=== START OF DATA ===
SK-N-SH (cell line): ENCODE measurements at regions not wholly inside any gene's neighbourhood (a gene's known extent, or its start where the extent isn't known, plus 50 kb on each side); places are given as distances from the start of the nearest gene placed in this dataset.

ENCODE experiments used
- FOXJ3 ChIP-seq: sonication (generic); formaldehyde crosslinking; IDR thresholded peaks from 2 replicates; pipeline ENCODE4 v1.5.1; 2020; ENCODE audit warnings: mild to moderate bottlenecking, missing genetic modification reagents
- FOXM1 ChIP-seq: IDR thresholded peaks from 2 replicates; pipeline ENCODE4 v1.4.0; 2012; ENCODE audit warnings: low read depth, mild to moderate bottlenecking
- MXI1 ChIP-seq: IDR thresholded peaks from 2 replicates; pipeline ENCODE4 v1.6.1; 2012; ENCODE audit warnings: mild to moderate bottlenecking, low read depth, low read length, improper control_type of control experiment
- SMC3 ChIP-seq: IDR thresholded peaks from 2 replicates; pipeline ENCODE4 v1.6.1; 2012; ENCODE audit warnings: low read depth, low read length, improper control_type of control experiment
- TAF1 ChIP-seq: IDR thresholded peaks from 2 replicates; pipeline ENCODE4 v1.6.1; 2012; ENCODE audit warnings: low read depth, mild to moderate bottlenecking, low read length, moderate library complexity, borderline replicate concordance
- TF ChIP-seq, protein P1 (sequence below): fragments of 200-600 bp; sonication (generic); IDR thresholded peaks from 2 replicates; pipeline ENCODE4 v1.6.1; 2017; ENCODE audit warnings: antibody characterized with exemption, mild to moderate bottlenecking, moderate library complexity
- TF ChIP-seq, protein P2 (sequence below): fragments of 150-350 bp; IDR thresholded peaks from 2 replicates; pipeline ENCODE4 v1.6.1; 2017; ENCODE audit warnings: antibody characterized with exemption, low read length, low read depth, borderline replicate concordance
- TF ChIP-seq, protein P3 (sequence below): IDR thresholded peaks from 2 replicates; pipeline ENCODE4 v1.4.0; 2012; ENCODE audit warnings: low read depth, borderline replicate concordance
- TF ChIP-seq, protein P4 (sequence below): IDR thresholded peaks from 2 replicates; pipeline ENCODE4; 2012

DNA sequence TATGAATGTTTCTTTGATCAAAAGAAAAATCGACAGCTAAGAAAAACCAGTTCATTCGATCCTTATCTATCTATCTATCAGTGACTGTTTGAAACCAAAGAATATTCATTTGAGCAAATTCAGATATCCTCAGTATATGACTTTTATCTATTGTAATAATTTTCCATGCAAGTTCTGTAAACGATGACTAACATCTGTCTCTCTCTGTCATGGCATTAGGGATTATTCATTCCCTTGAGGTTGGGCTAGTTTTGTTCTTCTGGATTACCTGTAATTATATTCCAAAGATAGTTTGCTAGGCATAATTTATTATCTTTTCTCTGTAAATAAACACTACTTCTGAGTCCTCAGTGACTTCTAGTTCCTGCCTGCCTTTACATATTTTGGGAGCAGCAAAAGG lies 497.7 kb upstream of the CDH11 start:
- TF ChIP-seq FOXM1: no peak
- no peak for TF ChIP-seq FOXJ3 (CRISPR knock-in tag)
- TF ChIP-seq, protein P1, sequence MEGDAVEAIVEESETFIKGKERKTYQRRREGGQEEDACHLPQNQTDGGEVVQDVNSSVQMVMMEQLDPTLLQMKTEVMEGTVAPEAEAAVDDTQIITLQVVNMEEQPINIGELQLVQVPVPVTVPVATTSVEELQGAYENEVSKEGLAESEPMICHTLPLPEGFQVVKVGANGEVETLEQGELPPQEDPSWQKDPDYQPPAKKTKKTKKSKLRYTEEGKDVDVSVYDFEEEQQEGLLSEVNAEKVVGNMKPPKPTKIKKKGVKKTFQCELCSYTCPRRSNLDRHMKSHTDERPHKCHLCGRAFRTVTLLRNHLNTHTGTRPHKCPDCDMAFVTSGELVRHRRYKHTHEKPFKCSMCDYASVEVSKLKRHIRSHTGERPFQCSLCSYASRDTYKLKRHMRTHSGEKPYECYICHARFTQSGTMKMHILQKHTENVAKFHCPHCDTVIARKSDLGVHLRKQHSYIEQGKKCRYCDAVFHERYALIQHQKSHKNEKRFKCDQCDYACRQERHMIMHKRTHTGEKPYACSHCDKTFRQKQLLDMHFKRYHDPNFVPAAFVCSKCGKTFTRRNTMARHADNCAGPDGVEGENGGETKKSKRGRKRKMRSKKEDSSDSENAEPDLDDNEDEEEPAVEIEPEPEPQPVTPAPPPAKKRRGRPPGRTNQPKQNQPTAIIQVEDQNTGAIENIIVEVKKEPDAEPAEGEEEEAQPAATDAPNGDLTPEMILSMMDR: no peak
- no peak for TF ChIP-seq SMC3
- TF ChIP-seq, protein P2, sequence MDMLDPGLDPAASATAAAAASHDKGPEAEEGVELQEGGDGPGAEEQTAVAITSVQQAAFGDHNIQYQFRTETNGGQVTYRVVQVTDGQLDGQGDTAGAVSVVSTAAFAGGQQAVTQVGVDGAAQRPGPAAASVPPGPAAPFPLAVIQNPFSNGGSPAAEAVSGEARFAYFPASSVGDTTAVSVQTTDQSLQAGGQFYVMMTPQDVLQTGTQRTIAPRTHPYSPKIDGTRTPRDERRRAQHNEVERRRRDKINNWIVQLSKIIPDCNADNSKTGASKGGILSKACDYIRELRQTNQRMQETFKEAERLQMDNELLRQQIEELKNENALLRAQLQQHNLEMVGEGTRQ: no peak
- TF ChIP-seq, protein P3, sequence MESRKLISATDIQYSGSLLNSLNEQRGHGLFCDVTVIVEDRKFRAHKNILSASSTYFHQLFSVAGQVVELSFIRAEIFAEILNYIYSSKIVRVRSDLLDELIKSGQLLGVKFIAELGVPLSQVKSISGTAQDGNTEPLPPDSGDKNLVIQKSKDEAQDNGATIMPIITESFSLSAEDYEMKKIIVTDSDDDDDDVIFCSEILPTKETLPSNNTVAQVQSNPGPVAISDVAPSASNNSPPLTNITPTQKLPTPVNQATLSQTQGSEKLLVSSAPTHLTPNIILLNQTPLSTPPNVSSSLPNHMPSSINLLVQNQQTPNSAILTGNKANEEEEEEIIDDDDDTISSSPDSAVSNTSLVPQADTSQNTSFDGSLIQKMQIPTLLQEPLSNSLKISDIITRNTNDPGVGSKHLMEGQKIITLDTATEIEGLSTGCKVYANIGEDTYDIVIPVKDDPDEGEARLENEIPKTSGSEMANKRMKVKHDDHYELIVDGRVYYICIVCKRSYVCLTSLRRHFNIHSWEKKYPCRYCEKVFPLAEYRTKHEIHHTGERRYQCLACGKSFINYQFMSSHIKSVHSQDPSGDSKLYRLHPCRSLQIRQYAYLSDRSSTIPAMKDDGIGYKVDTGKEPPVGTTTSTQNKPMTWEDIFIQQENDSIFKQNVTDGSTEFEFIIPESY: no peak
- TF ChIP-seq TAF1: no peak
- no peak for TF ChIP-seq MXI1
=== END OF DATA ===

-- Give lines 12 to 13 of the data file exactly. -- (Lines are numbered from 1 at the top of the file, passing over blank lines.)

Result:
DNA sequence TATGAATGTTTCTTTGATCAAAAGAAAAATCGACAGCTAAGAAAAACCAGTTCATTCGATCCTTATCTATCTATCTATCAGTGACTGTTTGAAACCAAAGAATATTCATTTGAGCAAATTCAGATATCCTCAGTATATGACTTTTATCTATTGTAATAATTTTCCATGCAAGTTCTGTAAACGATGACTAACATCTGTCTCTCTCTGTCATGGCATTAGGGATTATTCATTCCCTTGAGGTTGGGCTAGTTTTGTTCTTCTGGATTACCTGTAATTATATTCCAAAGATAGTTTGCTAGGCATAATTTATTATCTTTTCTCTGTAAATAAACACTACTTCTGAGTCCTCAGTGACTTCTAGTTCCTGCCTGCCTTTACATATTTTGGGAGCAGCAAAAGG lies 497.7 kb upstream of the CDH11 start:
- TF ChIP-seq FOXM1: no peak